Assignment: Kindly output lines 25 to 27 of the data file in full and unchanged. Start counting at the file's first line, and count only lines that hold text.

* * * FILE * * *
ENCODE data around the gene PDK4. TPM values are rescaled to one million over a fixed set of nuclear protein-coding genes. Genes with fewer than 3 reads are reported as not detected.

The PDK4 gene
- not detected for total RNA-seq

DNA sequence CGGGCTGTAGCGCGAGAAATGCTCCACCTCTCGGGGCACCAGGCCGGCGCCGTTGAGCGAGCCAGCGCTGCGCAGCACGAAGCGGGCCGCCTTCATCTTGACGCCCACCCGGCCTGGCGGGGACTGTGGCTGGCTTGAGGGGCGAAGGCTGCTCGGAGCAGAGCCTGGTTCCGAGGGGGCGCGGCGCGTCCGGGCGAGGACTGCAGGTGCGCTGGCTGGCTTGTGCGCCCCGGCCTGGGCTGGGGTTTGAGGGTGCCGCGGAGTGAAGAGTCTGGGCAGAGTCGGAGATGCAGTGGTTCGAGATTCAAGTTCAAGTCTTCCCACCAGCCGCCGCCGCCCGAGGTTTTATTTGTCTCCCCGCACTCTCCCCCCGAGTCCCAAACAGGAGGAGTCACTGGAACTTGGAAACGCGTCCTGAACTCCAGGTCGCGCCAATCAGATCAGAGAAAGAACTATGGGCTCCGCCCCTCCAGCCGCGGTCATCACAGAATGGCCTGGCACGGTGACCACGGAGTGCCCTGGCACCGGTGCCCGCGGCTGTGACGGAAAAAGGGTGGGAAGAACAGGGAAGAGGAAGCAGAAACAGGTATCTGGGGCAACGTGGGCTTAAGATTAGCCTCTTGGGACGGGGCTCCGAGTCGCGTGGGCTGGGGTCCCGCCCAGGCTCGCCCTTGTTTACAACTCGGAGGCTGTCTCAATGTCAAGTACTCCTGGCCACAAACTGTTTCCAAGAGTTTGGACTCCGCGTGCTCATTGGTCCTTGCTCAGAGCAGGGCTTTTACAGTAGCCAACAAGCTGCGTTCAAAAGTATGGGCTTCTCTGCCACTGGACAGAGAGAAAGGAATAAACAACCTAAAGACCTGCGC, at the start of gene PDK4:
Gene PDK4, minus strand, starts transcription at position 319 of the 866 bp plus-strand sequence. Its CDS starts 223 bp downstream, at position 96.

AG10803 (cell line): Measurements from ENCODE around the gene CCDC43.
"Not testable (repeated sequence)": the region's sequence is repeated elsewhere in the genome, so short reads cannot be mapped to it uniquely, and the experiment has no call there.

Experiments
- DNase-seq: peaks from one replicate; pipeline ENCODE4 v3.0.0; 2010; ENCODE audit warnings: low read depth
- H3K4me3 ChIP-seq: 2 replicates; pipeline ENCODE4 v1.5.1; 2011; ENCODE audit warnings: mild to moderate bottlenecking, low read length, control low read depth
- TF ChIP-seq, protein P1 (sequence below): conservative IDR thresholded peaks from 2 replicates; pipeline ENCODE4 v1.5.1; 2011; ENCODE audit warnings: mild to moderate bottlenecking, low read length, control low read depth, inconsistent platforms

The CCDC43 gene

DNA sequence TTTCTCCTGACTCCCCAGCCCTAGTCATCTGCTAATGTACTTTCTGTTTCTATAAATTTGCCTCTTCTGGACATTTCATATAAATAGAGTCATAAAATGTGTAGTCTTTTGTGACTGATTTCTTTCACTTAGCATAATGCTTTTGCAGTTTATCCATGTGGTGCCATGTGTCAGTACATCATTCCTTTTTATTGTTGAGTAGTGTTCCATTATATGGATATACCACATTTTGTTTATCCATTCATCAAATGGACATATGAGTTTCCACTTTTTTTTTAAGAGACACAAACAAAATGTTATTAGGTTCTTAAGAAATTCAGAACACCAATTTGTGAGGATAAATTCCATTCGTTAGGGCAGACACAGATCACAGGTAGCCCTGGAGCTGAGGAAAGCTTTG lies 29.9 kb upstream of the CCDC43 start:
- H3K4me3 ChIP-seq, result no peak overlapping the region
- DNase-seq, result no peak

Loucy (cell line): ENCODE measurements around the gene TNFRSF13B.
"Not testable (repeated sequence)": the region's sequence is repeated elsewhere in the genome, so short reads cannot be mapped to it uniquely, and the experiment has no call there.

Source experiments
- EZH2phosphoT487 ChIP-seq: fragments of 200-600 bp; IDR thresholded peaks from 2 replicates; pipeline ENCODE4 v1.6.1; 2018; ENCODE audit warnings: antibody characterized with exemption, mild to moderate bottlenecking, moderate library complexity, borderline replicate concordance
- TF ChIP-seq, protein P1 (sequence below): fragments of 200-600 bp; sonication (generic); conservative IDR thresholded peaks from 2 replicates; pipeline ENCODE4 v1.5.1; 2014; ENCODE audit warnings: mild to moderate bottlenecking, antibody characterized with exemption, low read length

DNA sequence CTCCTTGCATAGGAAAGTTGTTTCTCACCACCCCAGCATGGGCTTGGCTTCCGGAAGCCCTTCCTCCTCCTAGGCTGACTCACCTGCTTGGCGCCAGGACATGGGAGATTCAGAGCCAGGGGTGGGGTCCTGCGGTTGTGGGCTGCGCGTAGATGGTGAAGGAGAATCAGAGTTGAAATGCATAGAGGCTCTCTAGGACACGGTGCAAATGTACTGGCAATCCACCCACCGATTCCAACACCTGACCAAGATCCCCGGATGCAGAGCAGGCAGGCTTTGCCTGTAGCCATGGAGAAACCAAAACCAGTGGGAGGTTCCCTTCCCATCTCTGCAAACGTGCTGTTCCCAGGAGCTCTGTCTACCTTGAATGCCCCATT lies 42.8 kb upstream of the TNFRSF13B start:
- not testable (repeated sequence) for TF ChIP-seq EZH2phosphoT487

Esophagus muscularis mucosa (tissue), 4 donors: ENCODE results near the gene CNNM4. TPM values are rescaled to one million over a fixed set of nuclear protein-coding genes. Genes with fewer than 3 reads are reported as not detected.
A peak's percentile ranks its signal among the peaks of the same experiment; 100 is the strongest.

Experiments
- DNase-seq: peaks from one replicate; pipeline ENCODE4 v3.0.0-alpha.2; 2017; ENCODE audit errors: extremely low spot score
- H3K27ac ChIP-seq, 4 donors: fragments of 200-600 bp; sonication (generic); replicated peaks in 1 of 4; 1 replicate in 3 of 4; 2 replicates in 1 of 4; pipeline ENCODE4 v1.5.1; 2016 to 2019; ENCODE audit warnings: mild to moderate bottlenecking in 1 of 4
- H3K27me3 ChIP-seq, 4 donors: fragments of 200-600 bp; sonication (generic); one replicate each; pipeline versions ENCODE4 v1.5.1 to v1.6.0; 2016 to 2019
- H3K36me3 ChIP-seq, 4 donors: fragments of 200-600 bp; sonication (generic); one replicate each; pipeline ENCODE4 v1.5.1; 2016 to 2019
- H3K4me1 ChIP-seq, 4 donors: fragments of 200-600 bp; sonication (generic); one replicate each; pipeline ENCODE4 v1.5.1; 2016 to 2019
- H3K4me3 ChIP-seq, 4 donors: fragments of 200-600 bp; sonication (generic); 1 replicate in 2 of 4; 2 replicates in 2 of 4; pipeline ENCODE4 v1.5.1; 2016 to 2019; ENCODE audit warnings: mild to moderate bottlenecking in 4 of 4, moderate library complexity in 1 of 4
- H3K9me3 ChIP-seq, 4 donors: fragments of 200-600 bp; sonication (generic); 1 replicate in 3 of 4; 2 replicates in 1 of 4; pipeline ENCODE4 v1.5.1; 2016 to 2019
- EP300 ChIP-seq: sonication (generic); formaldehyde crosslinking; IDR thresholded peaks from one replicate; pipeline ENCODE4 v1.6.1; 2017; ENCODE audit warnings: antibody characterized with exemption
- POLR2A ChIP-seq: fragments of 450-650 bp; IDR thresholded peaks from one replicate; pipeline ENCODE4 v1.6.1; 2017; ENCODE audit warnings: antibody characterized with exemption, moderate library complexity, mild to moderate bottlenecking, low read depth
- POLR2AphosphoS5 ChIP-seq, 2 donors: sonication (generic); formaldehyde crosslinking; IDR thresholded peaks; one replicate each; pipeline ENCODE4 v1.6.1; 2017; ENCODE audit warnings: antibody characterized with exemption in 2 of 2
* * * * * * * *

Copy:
Experiments
- DNase-seq: peaks from one replicate; pipeline ENCODE4 v3.0.0-alpha.2; 2017; ENCODE audit errors: extremely low spot score
- H3K27ac ChIP-seq, 4 donors: fragments of 200-600 bp; sonication (generic); replicated peaks in 1 of 4; 1 replicate in 3 of 4; 2 replicates in 1 of 4; pipeline ENCODE4 v1.5.1; 2016 to 2019; ENCODE audit warnings: mild to moderate bottlenecking in 1 of 4